The day after Dora’s and Ernest’s departure for Auschwitz and death, a new curfew was inforced which forbade the Jews to be outside after 15:00. There had been an attack at a cinema, that time.

Modiano finish his book by saying that the Germans could take away everything from Dora Bruder except one thing: Her secret that noone will ever discover. Where was she in the cold winter of 1941-1942 and in the spring 1942? With whom did she spend her time? Where did she hide? How did she spend her  days?

Like I said, it was a good book, but nothing spectacular. Nothing that pulled at heartstrings really nor a book that deserves five stars. But it was good because it shows how dark France’s past is and I doubt it is taught in the French schools of today. It also shows how difficult it is to give all those lost lives, meat on their bones. When you do genealogy, you try to find out more than just the dates people were born and died. Many times, it is the only thing you CAN find out. Modiano wanted to take the fate of one girl and find out as much as he could about her. But having finished the book, one can still only guess at most things about her. Most of his questions go unanswered, especially the biggest one, why did she run away and put herself as well as her parents on the death list? What went through the silly girl’s mind? Or was she just an inconsiderate teenager, like most teenagers are? Invisible, unbeatable, it won’t happen to me attitude?

What hides behind those eyes?

What hides behind those eyes?


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Un Village Francais: Season 1, Episode 6

I hate watching the final episode of a series, when I know there are more seasons available, and the TV channel does not let you know when they will continue broadcasting the series. I detest cliff hangers with a vehemence! And with this series there will be cliff hangers till the end, I’m afraid.

In the previous episode, Marcel Larcher had serious problems with his son finishing an assignment for school. All the children were going to write a letter to Petain and Marcel outright forbade Gustave to do the assignment, but teacher Lucienne did not accept that and this episode starts out with Gustave sitting at the breakfast table, trying to finish the assignment. Marcel has him reading it to him and actually is impressed with the message: “Right now our soldiers are in Germany and the German soldiers are here. It would be much better if our soldiers were here and the German soldiers in Germany”. But he is upset over his son’s spelling and mistakes, so he orders him to rewrite it all on a clean sheet of paper. Marcel goes out to talk to Suzanne, the post mistress, who has come to plan the action, with the leaflets. It is going to be very tight, them only having one hour. But Suzanne is confident that everything will work out. She works with a Madame Morvandieu, who is always late for work because of rheumatism, so if they are a tiny bit late, it is alright.

Marcel Larcher and Suzanne Richard

Marcel Larcher and Suzanne Richard

While they discuss things, Gustave grabs the only paper he finds in the kitchen. One of the leaflets that say OUT WITH THE GERMANS on it and he writes his letter on the back of it! Marcel doesn’t see it, but hurries Gustave and tells him that he must not tell anyone about Suzanne’s visit and he has to get himself to school. Suzanne drives off to fetch the newspapers from the printers, picking up Marcel on the way back and while she drives to town, Marcel sits in the back trying to get the leaflets in to the newspapers, but he can’t. Suzanne stops the van and joins him. Thanks to it being the 11 November, the edition is extra thick, because the Germans are forbidding the day to be “celebrated” and the strings around the bundles are extra tight. Suzanne refuses to abort the action and persuades Marcel to go on, even though they are both scared. First they cut the strings, put in the leaflets and then they drive by the lumber yard to steal more string.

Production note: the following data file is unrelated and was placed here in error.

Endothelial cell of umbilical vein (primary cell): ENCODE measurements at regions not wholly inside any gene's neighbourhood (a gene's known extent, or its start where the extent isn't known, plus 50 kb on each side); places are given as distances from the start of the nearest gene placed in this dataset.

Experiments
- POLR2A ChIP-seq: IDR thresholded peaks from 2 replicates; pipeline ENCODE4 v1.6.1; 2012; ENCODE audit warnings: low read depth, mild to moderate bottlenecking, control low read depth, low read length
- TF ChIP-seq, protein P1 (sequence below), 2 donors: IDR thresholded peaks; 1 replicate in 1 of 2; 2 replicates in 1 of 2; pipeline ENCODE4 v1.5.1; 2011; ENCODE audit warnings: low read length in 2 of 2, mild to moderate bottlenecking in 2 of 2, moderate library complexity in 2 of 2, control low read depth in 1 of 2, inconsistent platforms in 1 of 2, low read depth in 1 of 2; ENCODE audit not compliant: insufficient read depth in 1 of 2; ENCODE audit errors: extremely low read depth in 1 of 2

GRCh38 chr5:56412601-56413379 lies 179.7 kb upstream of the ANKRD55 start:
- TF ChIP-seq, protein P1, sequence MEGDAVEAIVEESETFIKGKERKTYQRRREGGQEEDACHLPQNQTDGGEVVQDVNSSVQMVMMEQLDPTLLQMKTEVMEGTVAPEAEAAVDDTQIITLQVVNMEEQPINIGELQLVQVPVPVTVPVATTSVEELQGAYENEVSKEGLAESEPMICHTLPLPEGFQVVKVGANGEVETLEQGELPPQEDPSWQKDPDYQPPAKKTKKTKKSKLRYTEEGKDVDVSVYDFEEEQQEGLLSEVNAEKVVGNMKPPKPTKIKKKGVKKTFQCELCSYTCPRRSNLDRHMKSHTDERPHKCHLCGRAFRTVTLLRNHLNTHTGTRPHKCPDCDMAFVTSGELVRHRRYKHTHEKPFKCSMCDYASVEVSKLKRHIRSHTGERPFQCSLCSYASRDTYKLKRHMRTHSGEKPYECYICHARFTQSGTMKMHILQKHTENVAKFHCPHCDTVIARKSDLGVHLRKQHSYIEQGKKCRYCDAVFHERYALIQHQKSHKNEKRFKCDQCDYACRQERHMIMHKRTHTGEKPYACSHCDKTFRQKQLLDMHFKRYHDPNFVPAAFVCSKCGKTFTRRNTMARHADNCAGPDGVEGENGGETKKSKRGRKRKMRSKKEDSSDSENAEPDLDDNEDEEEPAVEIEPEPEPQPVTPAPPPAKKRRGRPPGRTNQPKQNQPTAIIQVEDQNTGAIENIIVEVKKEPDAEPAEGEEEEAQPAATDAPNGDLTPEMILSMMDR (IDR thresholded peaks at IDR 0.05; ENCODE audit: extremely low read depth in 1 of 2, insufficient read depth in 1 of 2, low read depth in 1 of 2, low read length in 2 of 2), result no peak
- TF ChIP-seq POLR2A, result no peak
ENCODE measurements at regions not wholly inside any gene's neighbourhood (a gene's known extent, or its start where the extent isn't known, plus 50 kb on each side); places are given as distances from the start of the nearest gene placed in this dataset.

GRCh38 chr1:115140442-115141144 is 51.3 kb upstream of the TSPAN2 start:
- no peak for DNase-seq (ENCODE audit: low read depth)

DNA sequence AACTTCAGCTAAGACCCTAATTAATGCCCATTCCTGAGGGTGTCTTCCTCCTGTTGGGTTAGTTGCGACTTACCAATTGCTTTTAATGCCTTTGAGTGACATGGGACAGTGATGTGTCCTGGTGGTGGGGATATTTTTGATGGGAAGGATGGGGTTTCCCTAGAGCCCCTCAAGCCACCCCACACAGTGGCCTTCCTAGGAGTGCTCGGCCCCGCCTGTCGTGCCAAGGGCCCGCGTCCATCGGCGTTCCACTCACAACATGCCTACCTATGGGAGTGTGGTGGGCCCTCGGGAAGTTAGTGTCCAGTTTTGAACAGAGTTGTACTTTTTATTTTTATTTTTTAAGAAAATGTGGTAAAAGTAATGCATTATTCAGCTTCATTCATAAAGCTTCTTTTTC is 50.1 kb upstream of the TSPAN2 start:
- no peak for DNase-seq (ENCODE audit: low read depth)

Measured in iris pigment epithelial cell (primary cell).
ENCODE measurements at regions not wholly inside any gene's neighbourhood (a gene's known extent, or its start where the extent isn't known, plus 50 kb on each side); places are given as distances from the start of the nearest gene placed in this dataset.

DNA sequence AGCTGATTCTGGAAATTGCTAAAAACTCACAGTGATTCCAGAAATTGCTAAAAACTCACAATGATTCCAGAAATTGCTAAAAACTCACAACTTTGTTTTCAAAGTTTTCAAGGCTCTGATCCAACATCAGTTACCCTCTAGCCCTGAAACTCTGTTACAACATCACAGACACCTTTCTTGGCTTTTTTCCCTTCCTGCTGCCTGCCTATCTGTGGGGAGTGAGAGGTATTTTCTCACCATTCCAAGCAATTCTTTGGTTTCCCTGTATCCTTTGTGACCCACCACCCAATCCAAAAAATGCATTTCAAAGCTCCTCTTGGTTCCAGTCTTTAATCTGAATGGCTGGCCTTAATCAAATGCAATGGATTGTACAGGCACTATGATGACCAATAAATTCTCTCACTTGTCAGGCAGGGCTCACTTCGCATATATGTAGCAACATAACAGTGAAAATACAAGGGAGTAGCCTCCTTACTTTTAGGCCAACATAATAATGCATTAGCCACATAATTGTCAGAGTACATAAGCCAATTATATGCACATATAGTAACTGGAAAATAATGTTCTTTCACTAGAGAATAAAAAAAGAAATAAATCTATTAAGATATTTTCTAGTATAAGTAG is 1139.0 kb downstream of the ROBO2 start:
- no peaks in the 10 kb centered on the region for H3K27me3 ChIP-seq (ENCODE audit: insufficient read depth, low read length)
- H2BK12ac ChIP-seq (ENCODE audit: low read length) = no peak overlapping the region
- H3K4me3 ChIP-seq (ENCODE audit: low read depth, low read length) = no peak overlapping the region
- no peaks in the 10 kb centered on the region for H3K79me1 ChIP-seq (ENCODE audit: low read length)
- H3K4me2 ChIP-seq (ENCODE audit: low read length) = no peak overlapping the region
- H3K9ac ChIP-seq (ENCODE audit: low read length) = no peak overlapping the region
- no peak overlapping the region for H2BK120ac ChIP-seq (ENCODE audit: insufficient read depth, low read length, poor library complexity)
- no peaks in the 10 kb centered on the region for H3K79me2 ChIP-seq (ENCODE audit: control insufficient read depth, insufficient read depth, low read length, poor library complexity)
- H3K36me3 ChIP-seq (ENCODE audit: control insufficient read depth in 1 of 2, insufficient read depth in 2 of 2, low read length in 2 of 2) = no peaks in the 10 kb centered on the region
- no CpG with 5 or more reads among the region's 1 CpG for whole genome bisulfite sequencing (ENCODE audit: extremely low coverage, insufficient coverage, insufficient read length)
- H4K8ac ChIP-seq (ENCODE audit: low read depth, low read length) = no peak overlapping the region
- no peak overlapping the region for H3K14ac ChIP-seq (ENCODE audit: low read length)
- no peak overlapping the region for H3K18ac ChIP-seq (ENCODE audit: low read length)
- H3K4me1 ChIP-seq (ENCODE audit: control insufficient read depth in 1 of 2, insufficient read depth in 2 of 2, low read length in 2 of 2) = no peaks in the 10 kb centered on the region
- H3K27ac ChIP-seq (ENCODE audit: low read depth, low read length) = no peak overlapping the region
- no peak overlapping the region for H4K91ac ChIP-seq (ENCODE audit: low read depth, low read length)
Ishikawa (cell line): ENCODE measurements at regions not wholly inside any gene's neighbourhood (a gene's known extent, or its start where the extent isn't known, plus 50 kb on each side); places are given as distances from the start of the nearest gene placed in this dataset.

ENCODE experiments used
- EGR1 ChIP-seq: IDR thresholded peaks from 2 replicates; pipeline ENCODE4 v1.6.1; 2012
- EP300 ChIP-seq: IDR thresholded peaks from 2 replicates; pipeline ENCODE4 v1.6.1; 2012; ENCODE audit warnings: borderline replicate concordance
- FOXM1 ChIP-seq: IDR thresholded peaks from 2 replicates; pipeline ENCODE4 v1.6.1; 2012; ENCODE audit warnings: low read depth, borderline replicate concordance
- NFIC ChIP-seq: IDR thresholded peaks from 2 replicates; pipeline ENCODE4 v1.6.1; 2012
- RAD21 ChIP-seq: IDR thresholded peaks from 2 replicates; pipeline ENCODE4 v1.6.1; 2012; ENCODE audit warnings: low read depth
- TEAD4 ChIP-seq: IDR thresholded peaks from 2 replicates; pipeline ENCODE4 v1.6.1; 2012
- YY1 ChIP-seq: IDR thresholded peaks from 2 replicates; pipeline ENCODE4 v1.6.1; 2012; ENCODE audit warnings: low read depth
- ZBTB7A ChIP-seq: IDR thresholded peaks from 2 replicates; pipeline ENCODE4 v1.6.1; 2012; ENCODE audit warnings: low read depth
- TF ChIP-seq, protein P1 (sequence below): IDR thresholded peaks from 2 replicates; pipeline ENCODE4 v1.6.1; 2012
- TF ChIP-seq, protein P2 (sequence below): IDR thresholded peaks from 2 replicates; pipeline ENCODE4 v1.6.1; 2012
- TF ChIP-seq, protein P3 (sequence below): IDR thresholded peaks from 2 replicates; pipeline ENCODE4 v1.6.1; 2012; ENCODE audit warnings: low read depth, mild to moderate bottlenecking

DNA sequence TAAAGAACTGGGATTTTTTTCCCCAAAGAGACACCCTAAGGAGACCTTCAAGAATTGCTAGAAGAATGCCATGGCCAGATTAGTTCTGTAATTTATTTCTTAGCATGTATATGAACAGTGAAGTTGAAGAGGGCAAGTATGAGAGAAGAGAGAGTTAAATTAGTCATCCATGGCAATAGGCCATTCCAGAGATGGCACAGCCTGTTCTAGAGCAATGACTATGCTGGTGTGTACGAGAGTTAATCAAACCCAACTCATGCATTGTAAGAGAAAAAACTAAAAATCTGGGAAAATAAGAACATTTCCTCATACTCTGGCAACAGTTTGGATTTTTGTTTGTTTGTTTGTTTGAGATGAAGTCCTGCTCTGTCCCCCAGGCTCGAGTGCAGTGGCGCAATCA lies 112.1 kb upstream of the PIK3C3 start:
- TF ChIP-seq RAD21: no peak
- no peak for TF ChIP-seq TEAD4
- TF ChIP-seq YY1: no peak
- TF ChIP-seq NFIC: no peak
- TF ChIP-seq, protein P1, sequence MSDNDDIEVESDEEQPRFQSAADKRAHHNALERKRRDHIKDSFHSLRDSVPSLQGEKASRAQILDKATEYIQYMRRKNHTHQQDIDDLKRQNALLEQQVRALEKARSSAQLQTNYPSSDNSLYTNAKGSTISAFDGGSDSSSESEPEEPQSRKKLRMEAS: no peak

In mayor Larcher’s kitchen, the atmosphere is tense. Hortense and Jean just do not know what to talk about when they are together. Daniel comes in and makes matters worse, when he asks Jean if Hortense is not the most beautiful woman in Villeneuve. Of course Jean wants to say so, but it would give his feelings away. Daniel tells his wife that she has to come with him to the soup kitchen, which has been set up in town. She is not too keen but he says that as the mayor’s wife, she has to.

Lucienne is preparing for class, when she finds out that not only is the headmaster coming to listen to the letters to Petain, being read up. So is Foulquier, from the school board and a German sergeant, in order to promote better relationships between the French and the Germans. Gustave arrives early, before everybody else, anxious to read his letter but also because his dad did not walk him there.

Marcel and Suzanne have been able to get all the leaflets in to the newspapers, and now he is running in to work, before everyone gets there, to get the string and finish the job before 09:00, when the newspapers have to be a the post office. What Marcel does not know, is that he is not alone in the lumber yard that morning, being up to no good. In a bed, owner Raymond and his mistress Marie, have just finished a session of sex, and Raymond jumps up to see why a van stops outside. He is bewildered at seeing Marcel, but can not do anything in the nude. He watches the theft of the string, and then goes back to bed. It seems like the couple’s new routine is to meet at the lumber yard, when Lorrain, Marie’s husband, is off visiting their children at his mother’s, but then she has to get back home since he goes back to do the milking after visiting them.